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NYU Prof. Nouriel Roubini goes one step further on the topic of Greece and feels that the potential snowballing of the Greek situation into a full-blown sovereign debt crisis has the possible making of a complete derailm..
30 Apr 2010
By Jon Nadler
Wednesday’s Fed’s announcement that it would not yet move on interest rates was about as much of a surprise to the news flows as was Sandra Bullock’s divorce filing. The afternoon markets greeted the decision with nary a twitch as all eyes remained focused on the dominoes that are apparently falling over in Europe. The US dollar headed lower this morning, shown at 81.96 on the trade-weighted index (down 0.27) but it was said to be down mainly on account of the euro climbing back above 1.325 following soothing words courtesy of the IMF.

With Greece going viral and ratings agencies falling all over themselves to rearrange the rating alphabet soup for other countries as well (Spain was yesterday’s victim), investors are bailing out of the European common currency at a fast and furious pace –one about as intense as what was seen back in the days of the Lehman Bros. collapse. In that memorable asset cratering during the second half of 2008 the euro lost some 25% of its value against the US dollar, oil prices fell from $147 to the low $30s, and gold retreated to under $700 from its ‘Bear Stearns Peak’ of $1035 the ounce.

No surprise then that all eyes remain on the Greek situation for yet another day and another week. Gold fund managers at Phoenix boldly proclaim (also no surprise) that gold’s moon-shot to ‘over $1,500’ is just around the corner, and just on this issue. Unless, of course, a collapse of this type once again ignites an asset liquidation frenzy that could make the 2008 garage sale turn into an estate sale. This radar remains in the ‘on’ position for such frequent pronouncements by fund managers and mining firm executives.

NYU Prof. Nouriel Roubini goes one step further on the topic of Greece and feels that the potential snowballing of the Greek situation into a full-blown sovereign debt crisis has the possible making of a complete derailment of the nascent global economic recovery. The Professor opines that Greece was simply not ready to join the EU (a view which certainly brings into question the exposure to Greece and eventual fate of some other ‘PIIGlets’ such as Romania, Bulgaria, and Hungary) and that –at this juncture- it may only reflect the tip of an iceberg of potential defaults.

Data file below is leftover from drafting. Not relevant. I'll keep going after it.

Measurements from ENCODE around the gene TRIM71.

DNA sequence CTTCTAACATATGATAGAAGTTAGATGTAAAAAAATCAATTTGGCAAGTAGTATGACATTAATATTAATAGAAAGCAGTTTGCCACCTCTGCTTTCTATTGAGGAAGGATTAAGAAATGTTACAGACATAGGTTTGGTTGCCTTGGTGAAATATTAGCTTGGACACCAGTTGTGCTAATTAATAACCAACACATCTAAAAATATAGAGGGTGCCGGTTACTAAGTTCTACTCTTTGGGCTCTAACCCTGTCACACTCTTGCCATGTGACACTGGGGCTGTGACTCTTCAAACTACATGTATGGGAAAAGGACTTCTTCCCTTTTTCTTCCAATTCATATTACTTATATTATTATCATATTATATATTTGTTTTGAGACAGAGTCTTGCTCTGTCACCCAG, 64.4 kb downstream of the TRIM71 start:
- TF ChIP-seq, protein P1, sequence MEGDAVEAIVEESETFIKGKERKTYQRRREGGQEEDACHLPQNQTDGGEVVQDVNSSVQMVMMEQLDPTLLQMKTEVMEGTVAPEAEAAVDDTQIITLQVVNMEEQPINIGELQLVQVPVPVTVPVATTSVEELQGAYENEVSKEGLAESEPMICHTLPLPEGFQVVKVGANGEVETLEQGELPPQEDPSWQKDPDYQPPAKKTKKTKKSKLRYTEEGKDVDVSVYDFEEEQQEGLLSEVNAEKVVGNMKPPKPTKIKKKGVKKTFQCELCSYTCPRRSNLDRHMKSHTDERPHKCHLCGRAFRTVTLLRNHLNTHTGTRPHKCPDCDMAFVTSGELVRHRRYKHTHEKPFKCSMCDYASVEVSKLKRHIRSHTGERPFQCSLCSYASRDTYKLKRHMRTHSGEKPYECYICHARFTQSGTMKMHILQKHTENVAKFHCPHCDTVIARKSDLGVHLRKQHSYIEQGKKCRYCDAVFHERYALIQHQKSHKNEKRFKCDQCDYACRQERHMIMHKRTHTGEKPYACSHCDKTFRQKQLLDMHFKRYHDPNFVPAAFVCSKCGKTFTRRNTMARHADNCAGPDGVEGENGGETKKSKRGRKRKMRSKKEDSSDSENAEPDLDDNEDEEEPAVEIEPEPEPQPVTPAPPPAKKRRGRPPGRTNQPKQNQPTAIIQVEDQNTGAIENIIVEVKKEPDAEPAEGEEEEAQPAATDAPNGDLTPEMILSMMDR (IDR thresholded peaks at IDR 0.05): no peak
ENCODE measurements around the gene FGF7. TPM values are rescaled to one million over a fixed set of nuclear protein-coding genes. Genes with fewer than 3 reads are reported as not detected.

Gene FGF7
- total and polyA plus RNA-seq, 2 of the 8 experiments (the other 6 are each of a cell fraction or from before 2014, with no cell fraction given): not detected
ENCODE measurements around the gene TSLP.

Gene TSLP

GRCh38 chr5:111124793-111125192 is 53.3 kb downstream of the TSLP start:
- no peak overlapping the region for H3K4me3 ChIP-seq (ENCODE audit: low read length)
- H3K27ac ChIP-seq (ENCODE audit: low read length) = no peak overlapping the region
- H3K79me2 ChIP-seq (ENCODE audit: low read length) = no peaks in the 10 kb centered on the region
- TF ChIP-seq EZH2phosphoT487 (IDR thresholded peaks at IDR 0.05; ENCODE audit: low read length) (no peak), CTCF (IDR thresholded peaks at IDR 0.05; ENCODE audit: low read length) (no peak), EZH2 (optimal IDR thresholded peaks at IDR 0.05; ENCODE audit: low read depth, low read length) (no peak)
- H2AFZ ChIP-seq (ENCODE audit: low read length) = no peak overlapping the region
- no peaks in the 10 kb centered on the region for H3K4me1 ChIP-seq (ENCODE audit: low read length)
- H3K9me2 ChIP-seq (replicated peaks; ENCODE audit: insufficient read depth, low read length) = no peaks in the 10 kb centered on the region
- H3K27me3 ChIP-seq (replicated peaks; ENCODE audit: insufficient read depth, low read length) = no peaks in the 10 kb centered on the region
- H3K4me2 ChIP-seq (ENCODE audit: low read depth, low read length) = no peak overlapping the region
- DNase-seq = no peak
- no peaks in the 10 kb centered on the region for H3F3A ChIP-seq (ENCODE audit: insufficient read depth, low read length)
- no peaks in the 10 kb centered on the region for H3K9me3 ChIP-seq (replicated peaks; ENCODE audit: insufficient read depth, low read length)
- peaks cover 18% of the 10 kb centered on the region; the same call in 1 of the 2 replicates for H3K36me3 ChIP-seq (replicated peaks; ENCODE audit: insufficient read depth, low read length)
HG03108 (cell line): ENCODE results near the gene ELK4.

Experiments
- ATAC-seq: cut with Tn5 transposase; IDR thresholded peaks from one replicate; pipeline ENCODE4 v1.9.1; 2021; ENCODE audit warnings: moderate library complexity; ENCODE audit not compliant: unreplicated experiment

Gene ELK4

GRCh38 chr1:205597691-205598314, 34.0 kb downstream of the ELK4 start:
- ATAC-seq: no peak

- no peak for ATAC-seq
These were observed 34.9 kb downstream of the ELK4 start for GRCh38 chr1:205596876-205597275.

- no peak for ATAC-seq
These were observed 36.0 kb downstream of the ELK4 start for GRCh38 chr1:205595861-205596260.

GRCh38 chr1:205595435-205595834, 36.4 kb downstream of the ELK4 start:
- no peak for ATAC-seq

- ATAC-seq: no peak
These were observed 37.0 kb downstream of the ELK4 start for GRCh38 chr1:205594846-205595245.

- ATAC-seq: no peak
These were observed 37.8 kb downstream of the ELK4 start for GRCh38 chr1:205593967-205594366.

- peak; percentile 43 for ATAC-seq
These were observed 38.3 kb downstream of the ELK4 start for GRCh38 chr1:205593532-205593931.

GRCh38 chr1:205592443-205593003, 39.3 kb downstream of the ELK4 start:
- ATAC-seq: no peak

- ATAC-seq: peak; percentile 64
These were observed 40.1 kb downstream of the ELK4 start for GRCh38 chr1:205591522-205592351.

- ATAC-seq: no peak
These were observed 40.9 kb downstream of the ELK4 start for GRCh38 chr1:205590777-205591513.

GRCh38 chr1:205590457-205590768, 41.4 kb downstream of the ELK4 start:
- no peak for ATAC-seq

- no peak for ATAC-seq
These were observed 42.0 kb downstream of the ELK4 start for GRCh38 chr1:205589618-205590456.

Contrarian traders, on the other hand, view the current opportunity to pick up fire-sale priced debt (such as Greece’s) as a once-in-a-lifetime chance. The feeling is that once a European version of TARP (EARP? TEARP?) is eventually unveiled (and, mind you, it would be bigger than the US version ever was) the armies of specs who have shorted Greek (and other debt) will be breaking down the trading room doors trying to switch sides.

As for the euro, well, the bets are still piling up for an eventual $1.10 to $1.20 figure while Armageddonists have actually already sung its obituary. Hey, if it’s not the dollar, we’ll bash the next logical candidate (except the little detail that dollar is still around and doing rather well –zombie, or not). Meanwhile, Morgan Stanley analysts are currently pondering the odds of a break-up after a decade during which almost everyone on the institutional side had factored such odd right out of any of the euro’s pricing equations. The ‘Father of the Euro’ –economist and Columbia Prof. Robert Mundell opined that the current problem is not a euro problem but a ‘debt and deficit problem.’ In other words, a problem that does have solutions –provided people are willing to make sacrifices in various countries.

Against this still murky euro and ‘extended period’ language-flavored US dollar, background, precious metals and crude oil prices opened firmer, albeit base metals values were unable to climb (and some headed lower) as concerns about a possible imminent tightening move by China. Beijing also announced that it will soon reveal a revamp of its current taxation system as applicable to natural resources.

Gold spot prices traded $1.90 higher on the open, quoted at $1166.90 per ounce as participants awaited the US unemployment filings number (due 10 min. after the open) and as longs were massing for a probable further assault on the $1175 resistance area that was touched on Wednesday. The yellow metal did not encounter many willing takers in the Indian markets overnight as locals held out hope for the possibility of purchase orders beneath the $1150 level to be filled.

The latest dispatch from EW analysts –for those of you who follow price action from that angle- indicates that ‘a diagonal pattern typically ends with a brief surge above the upper trend-line, which crosses $1185 tomorrow and $1186 on Friday. A reversal back under the trend-line indicates the pattern is complete. Since wave (iii) is shorter than wave (i), wave (v) must be shorter than wave (iii). This means that gold cannot rise above $1210.48, otherwise the diagonal pattern will be negated and gold will obtain more bullish potential, including a new price high.”
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